Democratic Progressive Party Legislator Huang Sue-ying (黃淑英) said yesterday that the Executive Yuan had agreed to scrap the requirement that those who pass national exams to become judges or prosecutors take HIV tests before their training begins.
Huang said in a press release that her office received the Executive Yuan’s reply on Feb. 5 in response to a proposal she initiated to protect the rights of people living with HIV.
Huang said that trainees at the Ministry of Justice’s Judge and Prosecutor Training Institute would no longer be subjected to HIV tests.
Under current regulations, those who pass the national exams for prosecutors or judges are required to take tests for 18 health problems, including HIV, cancer, hepatitis and syphilis.
Those who do not pass the tests are banned from the training, which is required to become a prosecutor or judge.
Huang and 12 other lawmakers launched the proposal on Dec. 26 last year, arguing the regulation violated the Act on Prevention of Infections of Acquired Immunodeficiency Syndrome and Protection of the Rights of Those Who Are HIV Positive (人類免疫缺乏病毒傳染防治及感染者權益保障條例).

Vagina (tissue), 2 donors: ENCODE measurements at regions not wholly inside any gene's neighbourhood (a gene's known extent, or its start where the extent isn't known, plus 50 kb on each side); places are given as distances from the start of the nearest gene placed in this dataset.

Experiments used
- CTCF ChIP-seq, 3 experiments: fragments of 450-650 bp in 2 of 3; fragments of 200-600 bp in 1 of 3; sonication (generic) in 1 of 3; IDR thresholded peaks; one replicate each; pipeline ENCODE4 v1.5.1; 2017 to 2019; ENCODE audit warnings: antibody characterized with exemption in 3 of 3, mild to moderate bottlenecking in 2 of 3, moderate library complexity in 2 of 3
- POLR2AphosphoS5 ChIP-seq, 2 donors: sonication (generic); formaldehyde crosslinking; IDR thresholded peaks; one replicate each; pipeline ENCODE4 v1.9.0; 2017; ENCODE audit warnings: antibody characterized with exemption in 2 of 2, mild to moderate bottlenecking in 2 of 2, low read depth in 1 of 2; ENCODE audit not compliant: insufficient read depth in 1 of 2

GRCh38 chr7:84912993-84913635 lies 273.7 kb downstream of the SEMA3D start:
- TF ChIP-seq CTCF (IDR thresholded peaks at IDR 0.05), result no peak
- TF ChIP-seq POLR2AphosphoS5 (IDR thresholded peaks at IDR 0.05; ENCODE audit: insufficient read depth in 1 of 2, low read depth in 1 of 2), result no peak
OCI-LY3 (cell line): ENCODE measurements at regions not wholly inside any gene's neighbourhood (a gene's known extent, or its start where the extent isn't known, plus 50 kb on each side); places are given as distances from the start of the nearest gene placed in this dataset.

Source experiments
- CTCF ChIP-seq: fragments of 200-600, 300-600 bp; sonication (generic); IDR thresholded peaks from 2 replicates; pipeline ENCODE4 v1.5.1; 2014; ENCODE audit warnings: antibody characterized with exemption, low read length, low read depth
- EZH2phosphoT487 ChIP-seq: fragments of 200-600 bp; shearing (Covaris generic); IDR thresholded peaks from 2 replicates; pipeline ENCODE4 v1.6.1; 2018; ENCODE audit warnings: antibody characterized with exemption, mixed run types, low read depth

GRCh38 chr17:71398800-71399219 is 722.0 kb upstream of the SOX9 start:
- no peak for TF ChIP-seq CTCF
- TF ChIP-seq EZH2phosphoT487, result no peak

Huang said the act stipulates that only those who might have been infected with the virus should be given HIV tests and that a person’s blood can only be tested for HIV with their consent.
“The HIV virus is communicated in a specific way. With the advancement of medical science, those who are infected can work like [anyone else]. Therefore, HIV is usually seen as a chronic disease instead of an acute infectious disease,” Huang said.
“What’s more, personal health information is sensitive ... the Ministry of Justice should encourage the trainers at the institute [to take the test] instead of requiring trainees to do so. The institute does not have the authority to find out the results of its trainees’ physical checkups either,” she said.